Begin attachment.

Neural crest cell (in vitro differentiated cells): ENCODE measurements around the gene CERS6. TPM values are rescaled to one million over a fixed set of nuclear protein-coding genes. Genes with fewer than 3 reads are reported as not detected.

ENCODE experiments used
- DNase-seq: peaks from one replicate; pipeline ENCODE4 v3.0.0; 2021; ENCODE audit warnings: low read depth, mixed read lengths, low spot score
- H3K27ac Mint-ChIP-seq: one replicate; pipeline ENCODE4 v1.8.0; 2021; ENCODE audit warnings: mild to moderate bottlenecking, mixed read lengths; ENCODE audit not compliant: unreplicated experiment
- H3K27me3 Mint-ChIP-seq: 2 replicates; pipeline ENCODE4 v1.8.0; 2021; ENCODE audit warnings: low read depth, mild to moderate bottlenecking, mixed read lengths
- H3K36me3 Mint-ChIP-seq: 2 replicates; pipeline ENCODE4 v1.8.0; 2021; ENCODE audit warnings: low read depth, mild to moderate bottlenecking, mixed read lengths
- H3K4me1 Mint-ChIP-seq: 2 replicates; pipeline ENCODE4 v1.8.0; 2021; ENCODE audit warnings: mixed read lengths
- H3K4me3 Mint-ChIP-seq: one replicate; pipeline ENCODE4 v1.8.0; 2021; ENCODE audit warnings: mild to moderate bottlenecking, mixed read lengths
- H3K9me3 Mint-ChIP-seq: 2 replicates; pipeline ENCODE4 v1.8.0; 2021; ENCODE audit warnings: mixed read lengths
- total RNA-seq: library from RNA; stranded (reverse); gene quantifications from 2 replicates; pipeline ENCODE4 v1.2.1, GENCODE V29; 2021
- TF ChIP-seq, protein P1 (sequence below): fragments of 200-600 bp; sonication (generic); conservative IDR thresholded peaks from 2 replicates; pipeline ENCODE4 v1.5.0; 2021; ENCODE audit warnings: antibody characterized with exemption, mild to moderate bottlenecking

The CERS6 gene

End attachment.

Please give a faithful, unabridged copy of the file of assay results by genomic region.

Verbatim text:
Neural crest cell (in vitro differentiated cells): ENCODE measurements around the gene CERS6. TPM values are rescaled to one million over a fixed set of nuclear protein-coding genes. Genes with fewer than 3 reads are reported as not detected.

ENCODE experiments used
- DNase-seq: peaks from one replicate; pipeline ENCODE4 v3.0.0; 2021; ENCODE audit warnings: low read depth, mixed read lengths, low spot score
- H3K27ac Mint-ChIP-seq: one replicate; pipeline ENCODE4 v1.8.0; 2021; ENCODE audit warnings: mild to moderate bottlenecking, mixed read lengths; ENCODE audit not compliant: unreplicated experiment
- H3K27me3 Mint-ChIP-seq: 2 replicates; pipeline ENCODE4 v1.8.0; 2021; ENCODE audit warnings: low read depth, mild to moderate bottlenecking, mixed read lengths
- H3K36me3 Mint-ChIP-seq: 2 replicates; pipeline ENCODE4 v1.8.0; 2021; ENCODE audit warnings: low read depth, mild to moderate bottlenecking, mixed read lengths
- H3K4me1 Mint-ChIP-seq: 2 replicates; pipeline ENCODE4 v1.8.0; 2021; ENCODE audit warnings: mixed read lengths
- H3K4me3 Mint-ChIP-seq: one replicate; pipeline ENCODE4 v1.8.0; 2021; ENCODE audit warnings: mild to moderate bottlenecking, mixed read lengths
- H3K9me3 Mint-ChIP-seq: 2 replicates; pipeline ENCODE4 v1.8.0; 2021; ENCODE audit warnings: mixed read lengths
- total RNA-seq: library from RNA; stranded (reverse); gene quantifications from 2 replicates; pipeline ENCODE4 v1.2.1, GENCODE V29; 2021
- TF ChIP-seq, protein P1 (sequence below): fragments of 200-600 bp; sonication (generic); conservative IDR thresholded peaks from 2 replicates; pipeline ENCODE4 v1.5.0; 2021; ENCODE audit warnings: antibody characterized with exemption, mild to moderate bottlenecking

The CERS6 gene